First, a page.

In early deals on Wednesday, the Swiss franc slumped to a 1-week low against the British pound after a report showed that the Swiss SVME PMI stayed at a record low in March. The franc also showed weakness against the currencies of US, Europe and Japan. The franc thus fell from a 5-day high against the yen and a 20-day high against the euro.

The Swiss SVME Purchasing Managers' Index or PMI stagnated at a record low of 32.6 in March, a report from Credit Suisse showed today. Economists had expected the reading to rise to 33 in March. The index has not posted a further fall for the first time in 15 months.

A reading below 50 suggests contraction in economic activity, while a reading above 50 indicates expansion. The PMI has remained below the threshold for the seventh straight month.

The SVME Purchasing Managers' Index is a joint project between the SVME Association of Purchasing and Materials Management and Credit Suisse.

World leaders including U.S. President Barack Obama will gather in London today for final talks on the eve of a G20 summit dogged by divisions on how to tackle the economic crisis. While the United States and others favor stimulus to boost economic growth, European countries led by France and Germany are skeptical about spending more than they have, and insist tighter global financial regulation is the priority.

The Swiss franc dropped to a 1-week low of 1.6467 against the pound in early trading on Wednesday. This may be compared to yesterday's close of 1.6330. On the downside, 1.666 is seen as the next target level for the Swiss currency.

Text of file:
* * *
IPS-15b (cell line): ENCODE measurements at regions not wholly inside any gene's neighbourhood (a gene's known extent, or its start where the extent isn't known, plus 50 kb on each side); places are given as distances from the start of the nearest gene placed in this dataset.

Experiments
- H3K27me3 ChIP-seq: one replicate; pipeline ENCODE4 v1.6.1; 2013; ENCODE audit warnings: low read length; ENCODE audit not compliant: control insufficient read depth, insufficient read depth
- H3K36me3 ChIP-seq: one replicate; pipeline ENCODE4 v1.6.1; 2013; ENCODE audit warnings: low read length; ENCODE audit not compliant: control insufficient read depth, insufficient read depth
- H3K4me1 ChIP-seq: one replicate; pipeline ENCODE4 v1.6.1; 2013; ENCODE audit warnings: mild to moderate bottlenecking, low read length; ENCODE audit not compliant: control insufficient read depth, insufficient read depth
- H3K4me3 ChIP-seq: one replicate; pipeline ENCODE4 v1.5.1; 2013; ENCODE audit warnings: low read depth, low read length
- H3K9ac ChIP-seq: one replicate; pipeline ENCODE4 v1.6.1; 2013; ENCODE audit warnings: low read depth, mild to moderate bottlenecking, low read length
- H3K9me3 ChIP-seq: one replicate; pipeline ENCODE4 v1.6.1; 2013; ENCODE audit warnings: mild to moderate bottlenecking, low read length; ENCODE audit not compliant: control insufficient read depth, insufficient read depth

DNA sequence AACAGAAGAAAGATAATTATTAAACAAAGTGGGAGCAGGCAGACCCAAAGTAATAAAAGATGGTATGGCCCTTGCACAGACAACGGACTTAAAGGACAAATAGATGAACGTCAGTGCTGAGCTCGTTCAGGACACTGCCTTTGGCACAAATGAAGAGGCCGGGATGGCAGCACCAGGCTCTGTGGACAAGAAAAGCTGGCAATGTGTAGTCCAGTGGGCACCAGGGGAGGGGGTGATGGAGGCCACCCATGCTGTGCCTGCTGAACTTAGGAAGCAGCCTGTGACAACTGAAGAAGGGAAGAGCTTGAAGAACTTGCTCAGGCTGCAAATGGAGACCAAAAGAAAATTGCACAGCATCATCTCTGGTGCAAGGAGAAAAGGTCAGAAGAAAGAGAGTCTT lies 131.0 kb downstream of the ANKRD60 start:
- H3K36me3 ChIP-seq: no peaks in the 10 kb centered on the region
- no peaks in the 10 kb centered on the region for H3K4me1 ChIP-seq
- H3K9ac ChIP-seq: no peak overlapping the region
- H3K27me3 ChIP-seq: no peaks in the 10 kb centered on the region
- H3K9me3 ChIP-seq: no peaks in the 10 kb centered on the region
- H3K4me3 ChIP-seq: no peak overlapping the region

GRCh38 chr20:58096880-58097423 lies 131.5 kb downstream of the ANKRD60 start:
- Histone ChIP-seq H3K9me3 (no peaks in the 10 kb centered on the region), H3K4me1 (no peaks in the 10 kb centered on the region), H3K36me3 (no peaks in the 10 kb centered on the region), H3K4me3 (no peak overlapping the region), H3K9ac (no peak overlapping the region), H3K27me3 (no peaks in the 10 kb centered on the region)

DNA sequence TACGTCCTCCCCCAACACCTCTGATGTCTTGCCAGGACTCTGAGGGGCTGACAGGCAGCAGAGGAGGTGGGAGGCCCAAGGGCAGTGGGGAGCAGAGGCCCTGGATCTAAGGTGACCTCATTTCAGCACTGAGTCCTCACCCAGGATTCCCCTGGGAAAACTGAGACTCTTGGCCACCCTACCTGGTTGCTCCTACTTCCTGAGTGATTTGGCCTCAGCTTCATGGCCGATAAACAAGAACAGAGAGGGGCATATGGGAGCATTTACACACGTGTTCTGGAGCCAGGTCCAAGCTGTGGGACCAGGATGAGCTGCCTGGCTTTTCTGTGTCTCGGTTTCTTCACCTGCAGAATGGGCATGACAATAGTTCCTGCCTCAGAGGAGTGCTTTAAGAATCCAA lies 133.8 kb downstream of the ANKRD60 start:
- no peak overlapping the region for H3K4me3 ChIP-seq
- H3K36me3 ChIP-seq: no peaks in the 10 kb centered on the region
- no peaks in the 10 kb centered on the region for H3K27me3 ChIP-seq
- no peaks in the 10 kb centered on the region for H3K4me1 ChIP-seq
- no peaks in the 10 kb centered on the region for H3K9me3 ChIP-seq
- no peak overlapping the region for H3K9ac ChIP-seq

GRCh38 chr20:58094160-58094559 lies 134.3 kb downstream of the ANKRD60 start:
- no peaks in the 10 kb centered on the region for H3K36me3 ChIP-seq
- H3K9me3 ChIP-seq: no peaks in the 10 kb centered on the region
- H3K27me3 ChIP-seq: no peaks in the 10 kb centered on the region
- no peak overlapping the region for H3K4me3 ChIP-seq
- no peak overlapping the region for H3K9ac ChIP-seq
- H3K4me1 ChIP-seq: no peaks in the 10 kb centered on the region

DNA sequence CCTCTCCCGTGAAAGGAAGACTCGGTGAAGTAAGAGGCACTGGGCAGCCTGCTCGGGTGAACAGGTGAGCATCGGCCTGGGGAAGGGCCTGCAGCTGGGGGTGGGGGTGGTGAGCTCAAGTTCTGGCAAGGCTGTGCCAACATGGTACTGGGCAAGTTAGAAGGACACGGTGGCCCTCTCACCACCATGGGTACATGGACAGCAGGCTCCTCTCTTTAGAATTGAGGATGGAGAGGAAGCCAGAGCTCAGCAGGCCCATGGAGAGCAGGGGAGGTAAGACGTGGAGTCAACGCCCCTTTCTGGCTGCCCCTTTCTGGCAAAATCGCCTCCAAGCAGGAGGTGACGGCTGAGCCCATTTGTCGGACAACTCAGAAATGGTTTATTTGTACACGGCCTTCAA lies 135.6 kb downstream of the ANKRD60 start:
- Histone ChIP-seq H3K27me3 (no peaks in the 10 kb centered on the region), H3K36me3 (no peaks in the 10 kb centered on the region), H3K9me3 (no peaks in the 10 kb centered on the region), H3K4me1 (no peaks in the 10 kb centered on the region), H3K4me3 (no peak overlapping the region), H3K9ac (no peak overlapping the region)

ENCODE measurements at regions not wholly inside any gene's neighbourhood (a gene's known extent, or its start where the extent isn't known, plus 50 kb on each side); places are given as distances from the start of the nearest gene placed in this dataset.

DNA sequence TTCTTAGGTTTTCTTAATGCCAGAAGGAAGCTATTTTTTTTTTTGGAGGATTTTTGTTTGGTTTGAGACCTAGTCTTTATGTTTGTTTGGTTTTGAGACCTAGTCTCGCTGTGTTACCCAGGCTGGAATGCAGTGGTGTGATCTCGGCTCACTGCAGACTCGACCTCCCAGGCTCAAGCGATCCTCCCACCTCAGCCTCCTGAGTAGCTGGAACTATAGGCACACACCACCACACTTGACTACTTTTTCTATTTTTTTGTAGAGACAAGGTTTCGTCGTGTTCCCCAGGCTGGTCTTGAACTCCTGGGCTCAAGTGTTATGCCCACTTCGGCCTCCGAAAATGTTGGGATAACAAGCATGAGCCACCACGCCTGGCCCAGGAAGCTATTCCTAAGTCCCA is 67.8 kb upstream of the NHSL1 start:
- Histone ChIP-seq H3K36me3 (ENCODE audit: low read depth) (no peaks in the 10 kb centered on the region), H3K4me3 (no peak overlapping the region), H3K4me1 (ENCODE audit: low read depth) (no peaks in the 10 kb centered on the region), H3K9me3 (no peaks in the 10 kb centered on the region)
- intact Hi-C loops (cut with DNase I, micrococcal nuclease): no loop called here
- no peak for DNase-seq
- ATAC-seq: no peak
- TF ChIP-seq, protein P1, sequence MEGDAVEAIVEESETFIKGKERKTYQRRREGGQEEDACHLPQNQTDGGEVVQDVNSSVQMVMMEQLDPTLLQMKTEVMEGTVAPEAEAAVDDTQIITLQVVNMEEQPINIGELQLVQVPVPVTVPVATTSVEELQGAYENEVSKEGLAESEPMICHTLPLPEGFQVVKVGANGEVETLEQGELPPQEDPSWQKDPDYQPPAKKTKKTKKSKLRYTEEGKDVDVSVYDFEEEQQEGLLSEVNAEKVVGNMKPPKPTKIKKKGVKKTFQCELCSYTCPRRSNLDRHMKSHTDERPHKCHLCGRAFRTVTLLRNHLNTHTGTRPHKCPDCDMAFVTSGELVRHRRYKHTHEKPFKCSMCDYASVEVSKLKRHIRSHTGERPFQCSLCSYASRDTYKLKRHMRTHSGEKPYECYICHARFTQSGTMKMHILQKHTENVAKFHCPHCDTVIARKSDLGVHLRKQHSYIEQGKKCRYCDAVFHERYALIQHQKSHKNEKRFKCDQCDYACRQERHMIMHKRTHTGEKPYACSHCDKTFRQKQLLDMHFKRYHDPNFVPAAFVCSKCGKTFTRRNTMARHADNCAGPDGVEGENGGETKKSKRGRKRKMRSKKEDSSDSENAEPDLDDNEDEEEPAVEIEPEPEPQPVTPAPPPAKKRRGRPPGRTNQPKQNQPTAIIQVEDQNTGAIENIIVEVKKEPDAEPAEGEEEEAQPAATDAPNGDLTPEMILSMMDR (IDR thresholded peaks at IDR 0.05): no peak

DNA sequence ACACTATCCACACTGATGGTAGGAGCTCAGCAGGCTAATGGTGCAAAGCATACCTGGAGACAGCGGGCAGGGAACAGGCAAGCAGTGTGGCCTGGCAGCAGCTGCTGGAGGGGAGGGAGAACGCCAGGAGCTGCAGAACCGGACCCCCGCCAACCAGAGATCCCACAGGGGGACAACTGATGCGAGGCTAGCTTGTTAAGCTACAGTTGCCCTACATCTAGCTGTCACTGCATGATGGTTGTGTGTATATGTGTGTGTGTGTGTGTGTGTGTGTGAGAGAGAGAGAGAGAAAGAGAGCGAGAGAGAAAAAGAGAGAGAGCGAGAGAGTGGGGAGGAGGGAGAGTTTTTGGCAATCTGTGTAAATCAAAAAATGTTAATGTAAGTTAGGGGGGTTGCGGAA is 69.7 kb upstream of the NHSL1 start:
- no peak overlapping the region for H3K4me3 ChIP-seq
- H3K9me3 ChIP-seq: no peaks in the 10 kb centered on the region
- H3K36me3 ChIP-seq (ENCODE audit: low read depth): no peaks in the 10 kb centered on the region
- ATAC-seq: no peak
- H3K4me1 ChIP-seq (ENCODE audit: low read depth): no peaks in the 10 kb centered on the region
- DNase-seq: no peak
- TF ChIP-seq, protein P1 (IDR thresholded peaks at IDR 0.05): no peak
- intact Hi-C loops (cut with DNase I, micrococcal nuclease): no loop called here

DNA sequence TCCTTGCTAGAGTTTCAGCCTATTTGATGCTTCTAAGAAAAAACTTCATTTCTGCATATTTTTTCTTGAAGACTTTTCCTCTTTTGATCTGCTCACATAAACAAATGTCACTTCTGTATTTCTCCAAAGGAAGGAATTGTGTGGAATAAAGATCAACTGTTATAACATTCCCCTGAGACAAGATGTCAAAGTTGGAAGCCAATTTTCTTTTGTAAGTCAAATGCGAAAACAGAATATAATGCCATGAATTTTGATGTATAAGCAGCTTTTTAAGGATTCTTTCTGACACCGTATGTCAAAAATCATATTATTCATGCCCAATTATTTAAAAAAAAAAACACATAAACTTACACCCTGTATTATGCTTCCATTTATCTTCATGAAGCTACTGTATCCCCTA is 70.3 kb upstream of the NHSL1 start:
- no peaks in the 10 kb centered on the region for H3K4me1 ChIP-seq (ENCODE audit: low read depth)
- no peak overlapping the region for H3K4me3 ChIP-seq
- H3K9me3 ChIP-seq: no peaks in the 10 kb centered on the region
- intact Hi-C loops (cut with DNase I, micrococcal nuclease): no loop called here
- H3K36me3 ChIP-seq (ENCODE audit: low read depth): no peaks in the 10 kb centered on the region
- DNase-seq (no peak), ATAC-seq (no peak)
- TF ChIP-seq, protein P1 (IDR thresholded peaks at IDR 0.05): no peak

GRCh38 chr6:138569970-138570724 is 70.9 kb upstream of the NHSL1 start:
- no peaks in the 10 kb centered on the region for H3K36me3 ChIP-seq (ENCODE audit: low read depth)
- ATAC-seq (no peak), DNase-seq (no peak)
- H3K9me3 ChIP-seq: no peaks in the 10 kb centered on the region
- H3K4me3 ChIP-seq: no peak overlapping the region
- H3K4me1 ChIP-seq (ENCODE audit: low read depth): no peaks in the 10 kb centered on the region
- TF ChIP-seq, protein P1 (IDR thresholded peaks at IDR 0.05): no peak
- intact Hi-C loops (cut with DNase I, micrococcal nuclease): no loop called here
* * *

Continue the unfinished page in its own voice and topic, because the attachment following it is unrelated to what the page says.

During early deals on Wednesday, the Swiss franc ticked down against the dollar and touched a low of 1.1471 at 3:35 am ET. The next downside target level for the franc is seen at 1.155. The dollar-franc pair was worth 1.1396 at Tuesday's close.

The Swiss franc weakened against the yen after hitting a 5-day high of 87.37 at 7:55 pm ET Tuesday. As of now, the franc-yen pair is worth 86.14, down from yesterday's New York session close of 86.87. If the pair falls further, it may find near term support around the 85.3 level.

The yen fell across the board in early Asian trading today after a report showed that Japan's business confidence tumbled at its fastest pace ever in the first quarter to the worst on record.

The Bank of Japan's Tankan Survey revealed today said that Japanese sentiment among large manufacturers plummeted at a record rate in the first quarter of 2009, posting a diffusion index score of -58,. That was worse than analyst expectations for -55 following a score of -24 in the previous quarter.

It was the sixth straight quarter of decline, and the fall of 34 points from the previous survey in December marked the largest fall on record. It was also worse than the previous record low of -57 in June 1975. However, the large manufacturers' outlook for the June quarter posted a mild recovery, coming in at -51.

Against the euro, the Swiss franc surged to a 20-day high of 1.5065 by about 8:15 pm ET Tuesday. Thereafter, the franc reversed direction and the pair is currently quoted at 1.5120 with 1.514 seen as the next target level. At yesterday's close, the euro-franc pair was quoted at 1.5105.

Investors are now likely to focus on the Euro-zone unemployment report for February, which is due for release at 5:00 am ET. The jobless rate is expected to rise to 8.3% in February from 8.2% last month.

Turning to the US, the ADP National Employment report, which sheds light on non-farm private employment, is scheduled to be released at 8:15 am ET.

The Commerce Department's construction spending report to be released at 10 am ET is expected to show a 1.6% decline in spending for February.

At the same time, the results of the manufacturing survey of the Institute for Supply Management and the pending home sales are due out. Economists expect the ISM index to show a reading of 36 for March. The pending home sales is likely to show a 2% decline for February.

The Energy Information Administration is scheduled to release its weekly petroleum inventory report at 10:30 am ET.

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